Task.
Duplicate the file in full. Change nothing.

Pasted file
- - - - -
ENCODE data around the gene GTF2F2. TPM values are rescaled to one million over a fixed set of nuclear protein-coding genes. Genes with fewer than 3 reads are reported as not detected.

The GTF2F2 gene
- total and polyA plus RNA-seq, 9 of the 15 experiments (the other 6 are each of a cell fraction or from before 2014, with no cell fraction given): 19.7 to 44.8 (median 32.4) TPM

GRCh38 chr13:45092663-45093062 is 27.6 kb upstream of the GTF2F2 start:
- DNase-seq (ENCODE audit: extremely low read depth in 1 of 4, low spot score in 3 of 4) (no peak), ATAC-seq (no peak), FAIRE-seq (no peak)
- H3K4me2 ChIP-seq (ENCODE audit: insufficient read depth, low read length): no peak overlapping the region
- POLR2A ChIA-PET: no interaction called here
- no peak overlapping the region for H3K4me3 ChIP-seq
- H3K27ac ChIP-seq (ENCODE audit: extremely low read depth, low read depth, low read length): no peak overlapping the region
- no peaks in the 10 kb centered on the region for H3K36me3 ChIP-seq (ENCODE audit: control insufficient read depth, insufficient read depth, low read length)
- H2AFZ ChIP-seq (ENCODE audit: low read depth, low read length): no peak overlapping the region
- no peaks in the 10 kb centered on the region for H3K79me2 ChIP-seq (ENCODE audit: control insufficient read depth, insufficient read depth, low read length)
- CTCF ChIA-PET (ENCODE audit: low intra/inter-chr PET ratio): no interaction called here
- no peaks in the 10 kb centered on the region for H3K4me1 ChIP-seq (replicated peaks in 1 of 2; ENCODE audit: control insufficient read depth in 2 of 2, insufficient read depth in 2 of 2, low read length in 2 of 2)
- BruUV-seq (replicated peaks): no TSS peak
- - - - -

ENCODE data around the gene GTF2F2. TPM values are rescaled to one million over a fixed set of nuclear protein-coding genes. Genes with fewer than 3 reads are reported as not detected.

The GTF2F2 gene
- total and polyA plus RNA-seq, 9 of the 15 experiments (the other 6 are each of a cell fraction or from before 2014, with no cell fraction given): 19.7 to 44.8 (median 32.4) TPM

GRCh38 chr13:45092663-45093062 is 27.6 kb upstream of the GTF2F2 start:
- DNase-seq (ENCODE audit: extremely low read depth in 1 of 4, low spot score in 3 of 4) (no peak), ATAC-seq (no peak), FAIRE-seq (no peak)
- H3K4me2 ChIP-seq (ENCODE audit: insufficient read depth, low read length): no peak overlapping the region
- POLR2A ChIA-PET: no interaction called here
- no peak overlapping the region for H3K4me3 ChIP-seq
- H3K27ac ChIP-seq (ENCODE audit: extremely low read depth, low read depth, low read length): no peak overlapping the region
- no peaks in the 10 kb centered on the region for H3K36me3 ChIP-seq (ENCODE audit: control insufficient read depth, insufficient read depth, low read length)
- H2AFZ ChIP-seq (ENCODE audit: low read depth, low read length): no peak overlapping the region
- no peaks in the 10 kb centered on the region for H3K79me2 ChIP-seq (ENCODE audit: control insufficient read depth, insufficient read depth, low read length)
- CTCF ChIA-PET (ENCODE audit: low intra/inter-chr PET ratio): no interaction called here
- no peaks in the 10 kb centered on the region for H3K4me1 ChIP-seq (replicated peaks in 1 of 2; ENCODE audit: control insufficient read depth in 2 of 2, insufficient read depth in 2 of 2, low read length in 2 of 2)
- BruUV-seq (replicated peaks): no TSS peak